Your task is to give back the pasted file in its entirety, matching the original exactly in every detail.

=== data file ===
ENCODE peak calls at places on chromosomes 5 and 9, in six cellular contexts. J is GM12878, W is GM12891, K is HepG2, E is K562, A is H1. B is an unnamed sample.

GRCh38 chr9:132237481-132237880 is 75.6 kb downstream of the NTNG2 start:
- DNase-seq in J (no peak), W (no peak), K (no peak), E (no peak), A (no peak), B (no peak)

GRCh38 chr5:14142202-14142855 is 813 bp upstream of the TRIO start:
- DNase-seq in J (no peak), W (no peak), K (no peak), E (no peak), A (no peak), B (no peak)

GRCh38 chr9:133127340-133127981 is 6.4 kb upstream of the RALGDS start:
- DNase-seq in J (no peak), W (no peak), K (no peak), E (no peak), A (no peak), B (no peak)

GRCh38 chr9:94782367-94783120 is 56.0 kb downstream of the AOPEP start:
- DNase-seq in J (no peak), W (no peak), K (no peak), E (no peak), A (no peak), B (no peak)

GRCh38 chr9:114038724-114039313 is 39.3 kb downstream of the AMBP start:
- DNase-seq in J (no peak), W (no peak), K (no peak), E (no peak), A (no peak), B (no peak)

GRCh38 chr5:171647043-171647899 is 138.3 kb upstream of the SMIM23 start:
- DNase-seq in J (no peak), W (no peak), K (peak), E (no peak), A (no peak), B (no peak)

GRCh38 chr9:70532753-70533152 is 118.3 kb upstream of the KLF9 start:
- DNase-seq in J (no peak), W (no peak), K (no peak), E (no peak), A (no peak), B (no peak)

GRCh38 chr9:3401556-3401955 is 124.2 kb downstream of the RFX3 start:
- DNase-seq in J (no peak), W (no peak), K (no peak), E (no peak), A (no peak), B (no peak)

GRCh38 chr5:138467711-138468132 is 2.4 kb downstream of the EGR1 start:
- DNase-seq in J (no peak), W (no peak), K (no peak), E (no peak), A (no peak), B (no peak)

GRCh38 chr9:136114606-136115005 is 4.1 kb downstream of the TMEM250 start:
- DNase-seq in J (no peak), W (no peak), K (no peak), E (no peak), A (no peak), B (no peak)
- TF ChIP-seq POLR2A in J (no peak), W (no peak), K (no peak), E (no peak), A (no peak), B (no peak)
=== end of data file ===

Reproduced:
ENCODE peak calls at places on chromosomes 5 and 9, in six cellular contexts. J is GM12878, W is GM12891, K is HepG2, E is K562, A is H1. B is an unnamed sample.

GRCh38 chr9:132237481-132237880 is 75.6 kb downstream of the NTNG2 start:
- DNase-seq in J (no peak), W (no peak), K (no peak), E (no peak), A (no peak), B (no peak)

GRCh38 chr5:14142202-14142855 is 813 bp upstream of the TRIO start:
- DNase-seq in J (no peak), W (no peak), K (no peak), E (no peak), A (no peak), B (no peak)

GRCh38 chr9:133127340-133127981 is 6.4 kb upstream of the RALGDS start:
- DNase-seq in J (no peak), W (no peak), K (no peak), E (no peak), A (no peak), B (no peak)

GRCh38 chr9:94782367-94783120 is 56.0 kb downstream of the AOPEP start:
- DNase-seq in J (no peak), W (no peak), K (no peak), E (no peak), A (no peak), B (no peak)

GRCh38 chr9:114038724-114039313 is 39.3 kb downstream of the AMBP start:
- DNase-seq in J (no peak), W (no peak), K (no peak), E (no peak), A (no peak), B (no peak)

GRCh38 chr5:171647043-171647899 is 138.3 kb upstream of the SMIM23 start:
- DNase-seq in J (no peak), W (no peak), K (peak), E (no peak), A (no peak), B (no peak)

GRCh38 chr9:70532753-70533152 is 118.3 kb upstream of the KLF9 start:
- DNase-seq in J (no peak), W (no peak), K (no peak), E (no peak), A (no peak), B (no peak)

GRCh38 chr9:3401556-3401955 is 124.2 kb downstream of the RFX3 start:
- DNase-seq in J (no peak), W (no peak), K (no peak), E (no peak), A (no peak), B (no peak)

GRCh38 chr5:138467711-138468132 is 2.4 kb downstream of the EGR1 start:
- DNase-seq in J (no peak), W (no peak), K (no peak), E (no peak), A (no peak), B (no peak)

GRCh38 chr9:136114606-136115005 is 4.1 kb downstream of the TMEM250 start:
- DNase-seq in J (no peak), W (no peak), K (no peak), E (no peak), A (no peak), B (no peak)
- TF ChIP-seq POLR2A in J (no peak), W (no peak), K (no peak), E (no peak), A (no peak), B (no peak)